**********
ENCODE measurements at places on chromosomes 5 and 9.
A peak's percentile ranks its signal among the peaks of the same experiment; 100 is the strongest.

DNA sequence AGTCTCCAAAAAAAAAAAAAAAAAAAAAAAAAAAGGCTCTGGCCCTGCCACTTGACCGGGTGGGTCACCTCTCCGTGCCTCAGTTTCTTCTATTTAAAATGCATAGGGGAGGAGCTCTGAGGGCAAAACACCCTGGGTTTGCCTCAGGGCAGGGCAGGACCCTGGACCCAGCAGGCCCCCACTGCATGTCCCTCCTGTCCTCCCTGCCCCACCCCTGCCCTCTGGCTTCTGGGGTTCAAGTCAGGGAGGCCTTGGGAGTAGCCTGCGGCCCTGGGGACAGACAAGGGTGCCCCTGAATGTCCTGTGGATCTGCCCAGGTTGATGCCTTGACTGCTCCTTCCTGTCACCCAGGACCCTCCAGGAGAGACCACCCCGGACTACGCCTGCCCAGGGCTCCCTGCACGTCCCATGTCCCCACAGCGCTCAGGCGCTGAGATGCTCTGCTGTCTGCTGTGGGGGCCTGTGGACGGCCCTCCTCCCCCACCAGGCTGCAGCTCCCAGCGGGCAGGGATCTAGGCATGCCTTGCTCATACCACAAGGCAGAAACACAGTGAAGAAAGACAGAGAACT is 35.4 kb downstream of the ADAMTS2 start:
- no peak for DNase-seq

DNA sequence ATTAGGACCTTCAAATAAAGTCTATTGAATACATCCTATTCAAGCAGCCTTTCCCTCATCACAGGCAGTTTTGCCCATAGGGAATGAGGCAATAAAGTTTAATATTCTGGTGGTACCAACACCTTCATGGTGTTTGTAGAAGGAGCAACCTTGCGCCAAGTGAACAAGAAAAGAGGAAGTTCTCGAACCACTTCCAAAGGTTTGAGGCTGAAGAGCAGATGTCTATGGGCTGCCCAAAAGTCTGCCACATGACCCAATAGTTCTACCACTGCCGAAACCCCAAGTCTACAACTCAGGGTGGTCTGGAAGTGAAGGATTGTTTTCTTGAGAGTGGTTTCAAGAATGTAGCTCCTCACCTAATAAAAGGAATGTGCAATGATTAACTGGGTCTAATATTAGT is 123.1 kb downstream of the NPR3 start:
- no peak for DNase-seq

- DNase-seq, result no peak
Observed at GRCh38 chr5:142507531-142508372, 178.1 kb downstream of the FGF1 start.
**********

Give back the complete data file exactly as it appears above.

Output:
ENCODE measurements at places on chromosomes 5 and 9.
A peak's percentile ranks its signal among the peaks of the same experiment; 100 is the strongest.

DNA sequence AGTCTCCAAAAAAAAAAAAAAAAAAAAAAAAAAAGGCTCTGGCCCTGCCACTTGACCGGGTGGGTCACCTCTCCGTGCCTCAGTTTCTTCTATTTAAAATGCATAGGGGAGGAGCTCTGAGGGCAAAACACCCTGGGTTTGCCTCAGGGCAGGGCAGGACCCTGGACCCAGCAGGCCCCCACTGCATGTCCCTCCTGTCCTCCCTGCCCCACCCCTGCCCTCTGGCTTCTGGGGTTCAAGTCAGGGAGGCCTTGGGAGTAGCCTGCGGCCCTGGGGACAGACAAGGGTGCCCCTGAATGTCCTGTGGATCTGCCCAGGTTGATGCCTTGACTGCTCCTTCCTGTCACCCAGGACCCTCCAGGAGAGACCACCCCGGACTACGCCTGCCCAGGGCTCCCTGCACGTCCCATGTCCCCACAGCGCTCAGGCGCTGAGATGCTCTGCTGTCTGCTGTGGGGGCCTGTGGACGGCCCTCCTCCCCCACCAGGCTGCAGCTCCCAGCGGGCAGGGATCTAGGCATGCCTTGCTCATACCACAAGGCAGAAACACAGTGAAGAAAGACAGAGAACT is 35.4 kb downstream of the ADAMTS2 start:
- no peak for DNase-seq

DNA sequence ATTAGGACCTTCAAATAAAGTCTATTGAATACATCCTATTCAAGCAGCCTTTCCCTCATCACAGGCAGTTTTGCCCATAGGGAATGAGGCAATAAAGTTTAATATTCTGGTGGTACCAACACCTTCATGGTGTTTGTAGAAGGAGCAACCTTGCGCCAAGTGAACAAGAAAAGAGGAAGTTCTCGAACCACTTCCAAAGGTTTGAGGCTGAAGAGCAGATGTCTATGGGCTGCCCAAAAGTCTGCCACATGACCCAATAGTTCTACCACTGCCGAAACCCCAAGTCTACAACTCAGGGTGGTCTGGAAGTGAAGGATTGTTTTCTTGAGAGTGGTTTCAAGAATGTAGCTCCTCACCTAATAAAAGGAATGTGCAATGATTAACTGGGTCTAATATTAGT is 123.1 kb downstream of the NPR3 start:
- no peak for DNase-seq

- DNase-seq, result no peak
Observed at GRCh38 chr5:142507531-142508372, 178.1 kb downstream of the FGF1 start.